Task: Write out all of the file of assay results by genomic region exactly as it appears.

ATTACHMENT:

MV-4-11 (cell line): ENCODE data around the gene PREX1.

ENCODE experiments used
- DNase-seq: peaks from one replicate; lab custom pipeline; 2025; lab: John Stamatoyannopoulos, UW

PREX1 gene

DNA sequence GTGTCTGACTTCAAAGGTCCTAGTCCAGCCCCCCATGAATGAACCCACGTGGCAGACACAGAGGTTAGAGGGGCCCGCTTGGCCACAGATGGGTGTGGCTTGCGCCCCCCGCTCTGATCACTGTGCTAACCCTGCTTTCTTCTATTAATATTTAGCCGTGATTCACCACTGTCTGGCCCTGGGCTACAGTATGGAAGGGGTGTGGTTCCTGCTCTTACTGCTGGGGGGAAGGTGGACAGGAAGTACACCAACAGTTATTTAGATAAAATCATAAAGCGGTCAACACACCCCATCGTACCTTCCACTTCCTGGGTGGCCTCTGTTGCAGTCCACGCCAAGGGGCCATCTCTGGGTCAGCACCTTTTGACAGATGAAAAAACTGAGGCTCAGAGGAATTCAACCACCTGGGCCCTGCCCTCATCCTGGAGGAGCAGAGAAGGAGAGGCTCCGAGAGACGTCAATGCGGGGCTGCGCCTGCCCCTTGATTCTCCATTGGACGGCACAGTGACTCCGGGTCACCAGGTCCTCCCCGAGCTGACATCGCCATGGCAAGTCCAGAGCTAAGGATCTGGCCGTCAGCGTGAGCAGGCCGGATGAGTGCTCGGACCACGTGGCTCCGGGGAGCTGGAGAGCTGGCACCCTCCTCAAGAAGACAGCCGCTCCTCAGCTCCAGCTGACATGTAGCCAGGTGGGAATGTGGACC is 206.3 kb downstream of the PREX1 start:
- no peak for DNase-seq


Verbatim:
MV-4-11 (cell line): ENCODE data around the gene PREX1.

ENCODE experiments used
- DNase-seq: peaks from one replicate; lab custom pipeline; 2025; lab: John Stamatoyannopoulos, UW

PREX1 gene

DNA sequence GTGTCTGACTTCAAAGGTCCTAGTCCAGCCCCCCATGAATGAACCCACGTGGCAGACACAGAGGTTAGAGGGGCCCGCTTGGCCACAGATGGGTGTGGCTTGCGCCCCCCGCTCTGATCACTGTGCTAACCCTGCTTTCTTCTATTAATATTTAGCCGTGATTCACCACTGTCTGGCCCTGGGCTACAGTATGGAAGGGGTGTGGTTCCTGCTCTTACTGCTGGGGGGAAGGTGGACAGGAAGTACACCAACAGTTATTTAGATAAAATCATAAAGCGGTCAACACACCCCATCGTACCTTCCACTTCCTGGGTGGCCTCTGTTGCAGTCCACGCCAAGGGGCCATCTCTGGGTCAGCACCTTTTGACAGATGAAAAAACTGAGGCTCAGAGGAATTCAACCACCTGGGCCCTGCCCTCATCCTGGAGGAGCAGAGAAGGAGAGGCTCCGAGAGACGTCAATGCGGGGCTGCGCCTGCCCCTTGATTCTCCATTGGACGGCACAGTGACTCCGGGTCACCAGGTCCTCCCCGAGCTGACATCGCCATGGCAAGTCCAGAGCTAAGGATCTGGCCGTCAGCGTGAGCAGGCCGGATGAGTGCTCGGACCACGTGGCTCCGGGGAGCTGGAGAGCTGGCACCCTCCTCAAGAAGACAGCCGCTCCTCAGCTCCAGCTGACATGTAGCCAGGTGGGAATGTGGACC is 206.3 kb downstream of the PREX1 start:
- no peak for DNase-seq